Photo: Sean Lee Davies
Q. My husband and I are both in our late 30s. We pay $1,067 a month on our home mortgage (we have ten years left and owe $100,000 at 5.875 percent interest). Our assets include $180,000 at a credit union, $450,000 in our 401(k)s, $117,000 in a cash balance retirement plan, $50,000 in Roth IRAs, and $40,000 in college savings plans for our two children. I've recently stopped working, so I'd like to keep our savings safety net. But we'd also benefit from not having a housing expense. Should we try to refinance or use our savings to pay off our mortgage?
A. You and your husband have obviously made security a top financial priority. It's laudable that you have so much in savings and more than $600,000 set aside for retirement at your age. But yours is the rarest of situations: You might have too much money stashed in your emergency fund.
To have the eight-month cushion I recommend, you'd need to save $180,000 in the credit union account only if your typical monthly expenses totaled $22,500. Based on the size of your mortgage payment, though, I'm guessing you spend far less. This means that if you intend to keep your current home for the rest of your life, you could indeed take $100,000 from your credit union account to pay off the mortgage and still have sufficient savings.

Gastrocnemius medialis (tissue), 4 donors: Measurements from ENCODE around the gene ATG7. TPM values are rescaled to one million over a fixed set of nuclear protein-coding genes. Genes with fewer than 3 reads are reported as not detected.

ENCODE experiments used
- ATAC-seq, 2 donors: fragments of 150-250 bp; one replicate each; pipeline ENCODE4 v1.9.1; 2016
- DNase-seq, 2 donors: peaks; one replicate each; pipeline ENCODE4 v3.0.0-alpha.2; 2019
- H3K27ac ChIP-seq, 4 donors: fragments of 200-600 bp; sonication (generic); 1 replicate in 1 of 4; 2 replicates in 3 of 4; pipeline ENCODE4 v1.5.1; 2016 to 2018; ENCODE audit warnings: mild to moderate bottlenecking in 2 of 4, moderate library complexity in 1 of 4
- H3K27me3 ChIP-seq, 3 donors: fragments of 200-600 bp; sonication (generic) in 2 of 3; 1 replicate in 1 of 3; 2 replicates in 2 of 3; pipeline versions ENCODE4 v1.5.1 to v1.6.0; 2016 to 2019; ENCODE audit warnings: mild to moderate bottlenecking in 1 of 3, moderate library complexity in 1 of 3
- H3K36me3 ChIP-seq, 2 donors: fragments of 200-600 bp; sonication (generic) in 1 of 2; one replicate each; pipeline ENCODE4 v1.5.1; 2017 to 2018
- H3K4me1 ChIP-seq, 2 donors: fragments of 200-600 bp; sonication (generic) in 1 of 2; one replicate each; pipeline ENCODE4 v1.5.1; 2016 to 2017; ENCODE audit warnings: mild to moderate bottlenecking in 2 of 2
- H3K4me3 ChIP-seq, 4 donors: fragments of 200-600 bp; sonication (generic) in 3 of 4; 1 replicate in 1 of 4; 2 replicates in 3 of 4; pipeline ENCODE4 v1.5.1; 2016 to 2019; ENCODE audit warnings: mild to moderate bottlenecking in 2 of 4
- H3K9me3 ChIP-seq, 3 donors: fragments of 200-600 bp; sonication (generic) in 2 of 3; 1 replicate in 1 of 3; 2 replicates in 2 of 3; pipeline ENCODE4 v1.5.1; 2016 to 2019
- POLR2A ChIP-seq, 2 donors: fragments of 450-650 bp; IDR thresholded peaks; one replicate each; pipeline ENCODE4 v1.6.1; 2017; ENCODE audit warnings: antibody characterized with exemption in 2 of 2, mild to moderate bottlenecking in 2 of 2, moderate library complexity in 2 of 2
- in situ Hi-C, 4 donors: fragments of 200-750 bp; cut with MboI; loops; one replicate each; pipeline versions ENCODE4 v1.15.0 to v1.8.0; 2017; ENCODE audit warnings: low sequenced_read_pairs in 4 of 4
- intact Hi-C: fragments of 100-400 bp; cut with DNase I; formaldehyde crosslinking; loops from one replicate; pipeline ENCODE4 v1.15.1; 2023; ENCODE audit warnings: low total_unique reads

From a purely financial point of view, paying off the loan makes great sense. It's smart to use some of your savings to retire a debt that costs you almost 6 percent. Savings accounts at most banks and credit unions currently pay a maximum interest rate of just 1 percent; the interest is taxable, so let's just say you're pretty much assured to net next to nothing.
I want to stress that the two of you have made terrific financial choices. If the thought of reducing the amount in your savings account to just $80,000 makes you nervous, then don't do it. You've earned the right to do what feels comfortable regardless of what makes the most money sense.
Next: Buying vs. renting when you're in debt